MARKET WATCH

July 29, 2014, 7:59 a.m. EDT
Stock trader who called three crashes sees
20% collapse
Insight: Veteran investor expects bear market within 12 months

By Michael Sincere


MIAMI (MarketWatch) — Mark Cook, a veteran investor included in Jack Schwager’s
best-selling book, “Stock Market Wizards,” and the winner of the 1992 U.S. Investing
Championship with a 563% return, believes the U.S. market is in trouble.


The primary indicator that Cook uses is the “Cook Cumulative Tick,” a proprietary measure he
created in 1986 that uses the NYSE Tick in conjunction with stock prices. His indicator alerted
him to the 1987, 2000, and 2007 crashes. The indicator also helped to identify the beginning of a
bull market in the first quarter of April 2009, when the CCT unexpectedly went up, turning Cook
into a bull.


What does Cook see now?


“There have been only two instances when the NYSE Tick and stock prices diverged radically,
and that was in the first quarter of 2000 and the third quarter of 2007. The third time was April of
2014,” Cook says.


In simple terms, as stock prices have gone higher, the NYSE Tick has moved lower. This
divergence is an extremely negative signal, which is why Cook believes the market is losing
energy.


In fact, the Tick is showing a bear market, which seems impossible considering how high the
market is rising.


“The Tick readings I am seeing (-1100 and -1200) is like an accelerator on the floor that is
pressed for an indefinite amount of time,” Cook says. “Eventually the motor will run out of gas.


Now, anything that comes out of left field will create a strain on the market.” Since the CCT is a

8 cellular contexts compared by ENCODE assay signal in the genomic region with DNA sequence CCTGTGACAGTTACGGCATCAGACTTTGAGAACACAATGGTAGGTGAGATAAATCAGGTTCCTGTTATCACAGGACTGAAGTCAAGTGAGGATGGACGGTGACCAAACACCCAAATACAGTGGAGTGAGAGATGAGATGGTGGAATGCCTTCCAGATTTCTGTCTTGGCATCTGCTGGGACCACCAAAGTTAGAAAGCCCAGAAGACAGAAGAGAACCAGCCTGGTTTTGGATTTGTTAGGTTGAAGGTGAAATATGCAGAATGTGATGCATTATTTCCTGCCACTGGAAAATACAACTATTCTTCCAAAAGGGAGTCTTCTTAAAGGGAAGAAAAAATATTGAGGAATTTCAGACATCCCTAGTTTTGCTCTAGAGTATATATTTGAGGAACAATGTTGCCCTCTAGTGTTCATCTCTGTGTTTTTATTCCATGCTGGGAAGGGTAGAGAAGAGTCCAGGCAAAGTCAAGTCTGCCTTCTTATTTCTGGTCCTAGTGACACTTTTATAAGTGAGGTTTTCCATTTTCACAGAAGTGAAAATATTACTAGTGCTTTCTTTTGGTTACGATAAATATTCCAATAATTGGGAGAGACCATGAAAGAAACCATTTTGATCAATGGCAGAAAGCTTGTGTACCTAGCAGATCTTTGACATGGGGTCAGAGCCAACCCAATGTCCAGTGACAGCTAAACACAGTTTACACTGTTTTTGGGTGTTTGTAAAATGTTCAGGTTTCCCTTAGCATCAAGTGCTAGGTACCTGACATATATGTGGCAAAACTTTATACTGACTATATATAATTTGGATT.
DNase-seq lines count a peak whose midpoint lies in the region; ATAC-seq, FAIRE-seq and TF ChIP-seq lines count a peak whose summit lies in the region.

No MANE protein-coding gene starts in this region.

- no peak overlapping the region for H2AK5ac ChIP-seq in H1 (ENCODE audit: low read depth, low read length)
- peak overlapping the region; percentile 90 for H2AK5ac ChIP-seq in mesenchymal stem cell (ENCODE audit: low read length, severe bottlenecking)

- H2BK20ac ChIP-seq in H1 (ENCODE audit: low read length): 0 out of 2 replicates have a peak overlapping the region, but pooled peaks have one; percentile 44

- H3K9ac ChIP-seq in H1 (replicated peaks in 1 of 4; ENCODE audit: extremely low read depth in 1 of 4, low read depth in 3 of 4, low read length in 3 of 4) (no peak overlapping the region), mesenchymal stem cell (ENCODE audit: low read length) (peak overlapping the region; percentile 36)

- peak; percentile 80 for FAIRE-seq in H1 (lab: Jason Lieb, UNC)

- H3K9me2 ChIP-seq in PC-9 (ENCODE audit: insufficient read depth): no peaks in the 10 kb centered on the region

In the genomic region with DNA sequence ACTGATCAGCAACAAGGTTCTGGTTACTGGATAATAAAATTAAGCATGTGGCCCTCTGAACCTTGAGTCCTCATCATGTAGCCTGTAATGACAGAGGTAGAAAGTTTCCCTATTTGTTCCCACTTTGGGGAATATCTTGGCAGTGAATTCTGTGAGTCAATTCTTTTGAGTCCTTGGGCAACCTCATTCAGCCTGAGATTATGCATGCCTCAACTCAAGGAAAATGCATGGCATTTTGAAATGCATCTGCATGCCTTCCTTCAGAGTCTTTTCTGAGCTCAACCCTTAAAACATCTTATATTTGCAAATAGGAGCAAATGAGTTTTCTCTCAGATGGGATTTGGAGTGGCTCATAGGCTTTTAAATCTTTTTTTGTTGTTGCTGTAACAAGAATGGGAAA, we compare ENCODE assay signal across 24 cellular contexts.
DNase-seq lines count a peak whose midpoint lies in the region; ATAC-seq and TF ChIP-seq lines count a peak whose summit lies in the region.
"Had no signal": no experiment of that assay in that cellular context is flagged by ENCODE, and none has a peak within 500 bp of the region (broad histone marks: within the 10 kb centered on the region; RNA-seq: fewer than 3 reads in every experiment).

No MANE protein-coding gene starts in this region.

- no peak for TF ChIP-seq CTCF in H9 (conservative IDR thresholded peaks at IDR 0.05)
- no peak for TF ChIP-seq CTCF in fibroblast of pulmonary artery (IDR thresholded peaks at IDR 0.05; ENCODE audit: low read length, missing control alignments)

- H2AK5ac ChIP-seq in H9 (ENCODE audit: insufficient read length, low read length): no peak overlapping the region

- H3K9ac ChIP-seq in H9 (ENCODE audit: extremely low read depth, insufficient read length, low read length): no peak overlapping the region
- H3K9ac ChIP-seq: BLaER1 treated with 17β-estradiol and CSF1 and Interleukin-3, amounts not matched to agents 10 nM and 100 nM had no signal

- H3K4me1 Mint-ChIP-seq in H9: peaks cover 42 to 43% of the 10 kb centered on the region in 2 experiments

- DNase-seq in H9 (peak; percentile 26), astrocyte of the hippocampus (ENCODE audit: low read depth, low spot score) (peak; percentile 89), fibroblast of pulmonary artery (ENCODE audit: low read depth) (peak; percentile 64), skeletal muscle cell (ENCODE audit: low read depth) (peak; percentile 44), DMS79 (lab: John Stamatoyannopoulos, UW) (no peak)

leading indicator, prices have to catch up with the negative Tick readings.


“Think of a dam that has small cracks that are imperceptible to the eye,” he says. “Finally, the
dam gives way. Eventually, prices will go south, and the Tick numbers will be horrific.”


Cook is also concerned that the market is acting abnormally. “It’s like being in the Twilight
Zone, he says. “Imagine going outside when it’s raining and getting sunburned. That’s the
environment we’re in right now.”


Unfortunately, Cook can’t say when this vulnerable market will crack. “The CCT is similar to
the new-high, new-low indicator,” he explains. “As the market goes higher, fewer stocks make
new highs. Some people might say it’s ‘different this time,’ but it’s never is. Could the market go
higher? Yes, it could, but the extension of time will create an even greater divergence that has to
be snapped back together.”


Cook predicts that within 12 months, the market will suffer a 20% or greater pullback. Says
Cook: “It may take months and months for the correction to develop. I don’t look at how low the
market drops, but how it rallies. I will look for lower highs and lower lows. Every rally aborts
before the previous high, and every decline penetrates and accelerates below the previous low.”


One of the reasons that Cook has survived as a trader for so long is his credo: “There is always a
way to make money.”


For Cook, that means being flexible enough to change strategies and take a 180-degree turn.